For those of us who work, shop, socialize, bank and even date online, it’s next to impossible to overestimate the effect the Internet has had on our lives. In the places it’s reached, the online revolution has transformed economies and enabled mass communication in ways that seemed inconceivable before. Economists say that if the internet were a sector, it would be worth more than agriculture. But has the internet changed the way we view the world too? In particular, has it made us more tolerant?
I checked out some research to find out what scientists have to say on the subject.
- In 2003, the remote Pacific island of Niue became the first country in the world to offer nationwide free wi-fi. Almost a decade later, Swedish business student Ludvig Foghammar traveled there to find out whether using the internet was making the islanders more or less tolerant. He monitored the hours inhabitants were spending online and gave them a questionnaire to assess their tolerance.He found that those who used the internet for more than an hour a day scored higher on overall measurements of tolerance. But the findings couldn’t establish a causal link between Internet use and tolerance. After all, people who spent longer online may have been more tolerant in the first place.
- In another study published last year, Japanese researchers controlled for a tolerant predisposition when measuring the relationship between internet use and tolerance of foreigners. Their findings supported the link between internet use and social tolerance, even when they controlled for other variables like existing contact with foreigners.
- Exposure to and acceptance of other belief systems (a key feature of tolerance) on the Internet may also be causing us to abandon our own set of religious convictions. An analysis of two decades worth of data by computer scientist Allen B. Downey led him to conclude that “internet use decreases the chance of religious affiliation.”
These findings might not strike many as particularly surprising. After all, any repository of easily accessible information is likely to broaden the mind and turn us away from a prescriptive world view.
But is that really how we use the Internet? A cursory glance at the comments section beneath almost any YouTube video or news article shows little sign of tolerance flourishing online.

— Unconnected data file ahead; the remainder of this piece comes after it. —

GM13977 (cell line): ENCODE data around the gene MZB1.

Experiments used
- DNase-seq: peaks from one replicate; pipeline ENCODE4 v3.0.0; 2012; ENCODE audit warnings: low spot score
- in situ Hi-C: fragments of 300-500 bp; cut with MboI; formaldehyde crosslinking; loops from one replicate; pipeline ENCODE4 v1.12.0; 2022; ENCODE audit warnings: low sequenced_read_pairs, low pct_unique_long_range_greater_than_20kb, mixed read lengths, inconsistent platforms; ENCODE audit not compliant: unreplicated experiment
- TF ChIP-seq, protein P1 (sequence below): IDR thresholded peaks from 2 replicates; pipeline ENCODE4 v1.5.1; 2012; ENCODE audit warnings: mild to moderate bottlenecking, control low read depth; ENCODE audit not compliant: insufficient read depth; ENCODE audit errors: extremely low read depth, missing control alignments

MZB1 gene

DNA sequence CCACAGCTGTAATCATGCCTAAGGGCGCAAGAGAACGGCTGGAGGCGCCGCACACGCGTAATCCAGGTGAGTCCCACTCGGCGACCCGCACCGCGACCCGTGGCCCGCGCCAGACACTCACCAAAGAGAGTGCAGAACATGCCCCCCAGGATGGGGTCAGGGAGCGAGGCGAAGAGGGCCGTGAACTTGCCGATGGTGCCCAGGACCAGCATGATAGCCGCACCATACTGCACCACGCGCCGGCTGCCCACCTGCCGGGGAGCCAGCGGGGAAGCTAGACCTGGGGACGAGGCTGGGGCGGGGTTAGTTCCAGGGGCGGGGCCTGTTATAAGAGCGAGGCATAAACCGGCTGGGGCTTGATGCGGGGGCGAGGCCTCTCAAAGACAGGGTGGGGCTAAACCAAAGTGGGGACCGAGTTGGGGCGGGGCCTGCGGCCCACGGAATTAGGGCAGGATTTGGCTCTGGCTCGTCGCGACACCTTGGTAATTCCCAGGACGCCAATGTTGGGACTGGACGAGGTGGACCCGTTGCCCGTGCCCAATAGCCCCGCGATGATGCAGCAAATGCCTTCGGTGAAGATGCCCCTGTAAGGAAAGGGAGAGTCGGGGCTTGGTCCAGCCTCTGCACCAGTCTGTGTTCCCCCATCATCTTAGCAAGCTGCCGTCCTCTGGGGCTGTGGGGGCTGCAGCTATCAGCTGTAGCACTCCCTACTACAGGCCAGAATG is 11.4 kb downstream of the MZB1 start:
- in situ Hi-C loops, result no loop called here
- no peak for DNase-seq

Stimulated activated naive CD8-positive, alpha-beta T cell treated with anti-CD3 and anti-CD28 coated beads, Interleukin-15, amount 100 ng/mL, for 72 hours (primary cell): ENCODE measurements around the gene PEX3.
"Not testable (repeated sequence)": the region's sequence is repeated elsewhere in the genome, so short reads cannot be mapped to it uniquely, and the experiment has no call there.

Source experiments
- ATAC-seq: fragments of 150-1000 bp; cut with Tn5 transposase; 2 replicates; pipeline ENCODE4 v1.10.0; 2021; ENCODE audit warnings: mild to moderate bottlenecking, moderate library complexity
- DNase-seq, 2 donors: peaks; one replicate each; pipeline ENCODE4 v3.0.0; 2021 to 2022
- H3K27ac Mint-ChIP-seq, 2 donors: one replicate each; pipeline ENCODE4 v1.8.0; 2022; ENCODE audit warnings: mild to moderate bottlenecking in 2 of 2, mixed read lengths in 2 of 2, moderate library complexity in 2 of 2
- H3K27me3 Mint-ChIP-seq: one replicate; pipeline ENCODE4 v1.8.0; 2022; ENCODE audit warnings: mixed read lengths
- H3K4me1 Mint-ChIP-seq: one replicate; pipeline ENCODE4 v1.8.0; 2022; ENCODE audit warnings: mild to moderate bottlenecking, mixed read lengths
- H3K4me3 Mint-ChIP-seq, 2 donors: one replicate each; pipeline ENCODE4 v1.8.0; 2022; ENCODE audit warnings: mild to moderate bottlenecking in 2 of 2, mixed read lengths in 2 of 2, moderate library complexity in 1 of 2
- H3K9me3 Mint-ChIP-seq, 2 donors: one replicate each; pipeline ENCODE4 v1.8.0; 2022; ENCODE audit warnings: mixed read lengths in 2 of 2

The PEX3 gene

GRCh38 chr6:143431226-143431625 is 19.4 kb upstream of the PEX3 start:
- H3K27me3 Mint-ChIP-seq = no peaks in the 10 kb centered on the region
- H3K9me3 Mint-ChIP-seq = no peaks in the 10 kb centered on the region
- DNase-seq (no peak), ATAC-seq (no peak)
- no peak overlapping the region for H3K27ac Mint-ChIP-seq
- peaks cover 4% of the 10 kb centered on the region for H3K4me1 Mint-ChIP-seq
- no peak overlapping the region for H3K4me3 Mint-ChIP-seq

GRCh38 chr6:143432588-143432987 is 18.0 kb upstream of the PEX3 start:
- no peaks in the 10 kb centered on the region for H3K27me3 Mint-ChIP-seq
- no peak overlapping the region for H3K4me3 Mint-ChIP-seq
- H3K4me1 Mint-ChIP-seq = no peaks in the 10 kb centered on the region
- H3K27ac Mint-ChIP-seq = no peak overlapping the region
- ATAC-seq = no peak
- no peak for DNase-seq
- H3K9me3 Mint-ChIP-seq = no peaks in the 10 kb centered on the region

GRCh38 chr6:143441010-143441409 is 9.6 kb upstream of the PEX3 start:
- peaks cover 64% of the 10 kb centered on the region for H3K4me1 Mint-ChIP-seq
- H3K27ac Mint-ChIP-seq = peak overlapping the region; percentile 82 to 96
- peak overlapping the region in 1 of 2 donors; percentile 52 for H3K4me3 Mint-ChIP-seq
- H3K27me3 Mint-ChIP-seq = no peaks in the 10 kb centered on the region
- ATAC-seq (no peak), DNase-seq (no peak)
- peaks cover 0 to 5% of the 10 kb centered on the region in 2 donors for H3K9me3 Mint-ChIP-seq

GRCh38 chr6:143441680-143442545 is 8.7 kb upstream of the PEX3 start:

Many internet users have seized the opportunity of hiding behind an avatar to disseminate their own particular messages of hate. The phenomenon of cyber-bullying gained mainstream media coverage after the 2010 death of teenager Tyler Clementi who killed himself after his flatmate secretly filmed him kissing a man and then released the footage online.
Equally, hate groups made up of xenophobes, misogynists and even terrorists find like-minded company online, often using technology to gain new recruits.
After the Arab Spring, academics engaged in a fiery debate about which had come first: the medium or the message. While some credited social media with mobilizing protesters to come out in force, others argued that its use simply corresponded with a change in attitudes that was occurring offline.
In his speech accepting the Nobel Prize for Literature, French author J. M. G. Le Clézio presented a particularly optimistic view of the internet: “Who knows, if the internet had existed at the time, perhaps Hitler’s criminal plot would not have succeeded – ridicule might have prevented it from ever seeing the light of day.”
In a week that’s seen terrorist group Islamic State release a fifth video of a beheading online and an eminent astrophysicist publicly burst into tears after the shirt he was wearing during a historic moment in space history caused a #shirtstorm, that view may seem utopian.
I’m on the fence. Have we become more or less tolerant since going online? Post your thoughts below!
I’m just guessing, but based on your evidence, it seems like two contradictory forces are at work. Internet use makes the world more tolerant generally but brings out the hateful crazies also – perhaps the inevitable doubleness of open-air, anonymous freedom of expression. We probably need attend to both potentials, but the aggregate tide toward tolerance seems larger than the backwash pull of intolerant voices.
I think you’ve really nailed it there with “anonymous freedom of expression” – the explosion of anonymous writing online means people are no longer held personally accountable for their utterances. While anonymity plays an important protective role, it also faciliates gratuitous attack. Thanks for weighing in 🙂
I’m afraid I’m going to have to play my typical role here and – I’m sure you’ll be shocked to here this – put on my skeptic hat. From my wide ranging Internet experience what the internet can do and does do a lot is allow people to find a particular niche and stick to it. In regards to issues like politics and religion this means that people can easily stick to ground which is comfortable to them and where everyone agrees with everybody else and perhaps think that this is natural and those that disagree seem further away than ever, are crazy or misguided or etc. I’m not saying this is an inevitable consequence of the internet, only that it is part of its ecosystem, a trap into which one can (often willingly) fall. On the other hand, online if you genuinely seek out alternative sources of information and ideas then they can be find and can be enlightening (or horrifying). It depends on the will and the personality of the person.